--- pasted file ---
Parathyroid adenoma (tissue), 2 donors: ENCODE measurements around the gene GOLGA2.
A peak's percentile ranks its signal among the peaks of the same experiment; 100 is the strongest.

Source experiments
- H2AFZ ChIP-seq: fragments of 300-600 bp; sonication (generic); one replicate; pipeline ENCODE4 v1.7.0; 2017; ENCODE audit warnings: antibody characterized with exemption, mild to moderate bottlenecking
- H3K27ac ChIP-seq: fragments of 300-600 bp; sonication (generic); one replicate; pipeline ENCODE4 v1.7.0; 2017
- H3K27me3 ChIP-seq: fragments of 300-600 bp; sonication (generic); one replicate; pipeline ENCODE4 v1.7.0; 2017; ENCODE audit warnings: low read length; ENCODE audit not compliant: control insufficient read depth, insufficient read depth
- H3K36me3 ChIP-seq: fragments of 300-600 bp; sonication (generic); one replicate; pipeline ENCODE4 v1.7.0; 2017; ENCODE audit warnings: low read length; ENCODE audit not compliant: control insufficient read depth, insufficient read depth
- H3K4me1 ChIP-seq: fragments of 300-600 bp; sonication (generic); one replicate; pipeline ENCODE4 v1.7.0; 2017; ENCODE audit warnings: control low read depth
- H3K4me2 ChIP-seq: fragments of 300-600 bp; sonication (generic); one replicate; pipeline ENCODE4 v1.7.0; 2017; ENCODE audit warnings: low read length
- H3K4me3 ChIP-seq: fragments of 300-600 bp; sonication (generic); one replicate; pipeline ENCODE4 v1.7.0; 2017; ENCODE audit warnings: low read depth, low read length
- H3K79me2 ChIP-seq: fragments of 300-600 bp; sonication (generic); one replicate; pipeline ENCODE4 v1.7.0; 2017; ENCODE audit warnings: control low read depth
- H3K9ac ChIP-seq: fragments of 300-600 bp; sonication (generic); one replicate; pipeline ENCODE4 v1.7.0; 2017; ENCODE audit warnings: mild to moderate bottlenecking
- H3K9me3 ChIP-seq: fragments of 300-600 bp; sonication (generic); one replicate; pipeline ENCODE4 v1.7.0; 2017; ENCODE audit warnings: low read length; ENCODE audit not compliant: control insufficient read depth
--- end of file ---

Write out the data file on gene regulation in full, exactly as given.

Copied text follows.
Parathyroid adenoma (tissue), 2 donors: ENCODE measurements around the gene GOLGA2.
A peak's percentile ranks its signal among the peaks of the same experiment; 100 is the strongest.

Source experiments
- H2AFZ ChIP-seq: fragments of 300-600 bp; sonication (generic); one replicate; pipeline ENCODE4 v1.7.0; 2017; ENCODE audit warnings: antibody characterized with exemption, mild to moderate bottlenecking
- H3K27ac ChIP-seq: fragments of 300-600 bp; sonication (generic); one replicate; pipeline ENCODE4 v1.7.0; 2017
- H3K27me3 ChIP-seq: fragments of 300-600 bp; sonication (generic); one replicate; pipeline ENCODE4 v1.7.0; 2017; ENCODE audit warnings: low read length; ENCODE audit not compliant: control insufficient read depth, insufficient read depth
- H3K36me3 ChIP-seq: fragments of 300-600 bp; sonication (generic); one replicate; pipeline ENCODE4 v1.7.0; 2017; ENCODE audit warnings: low read length; ENCODE audit not compliant: control insufficient read depth, insufficient read depth
- H3K4me1 ChIP-seq: fragments of 300-600 bp; sonication (generic); one replicate; pipeline ENCODE4 v1.7.0; 2017; ENCODE audit warnings: control low read depth
- H3K4me2 ChIP-seq: fragments of 300-600 bp; sonication (generic); one replicate; pipeline ENCODE4 v1.7.0; 2017; ENCODE audit warnings: low read length
- H3K4me3 ChIP-seq: fragments of 300-600 bp; sonication (generic); one replicate; pipeline ENCODE4 v1.7.0; 2017; ENCODE audit warnings: low read depth, low read length
- H3K79me2 ChIP-seq: fragments of 300-600 bp; sonication (generic); one replicate; pipeline ENCODE4 v1.7.0; 2017; ENCODE audit warnings: control low read depth
- H3K9ac ChIP-seq: fragments of 300-600 bp; sonication (generic); one replicate; pipeline ENCODE4 v1.7.0; 2017; ENCODE audit warnings: mild to moderate bottlenecking
- H3K9me3 ChIP-seq: fragments of 300-600 bp; sonication (generic); one replicate; pipeline ENCODE4 v1.7.0; 2017; ENCODE audit warnings: low read length; ENCODE audit not compliant: control insufficient read depth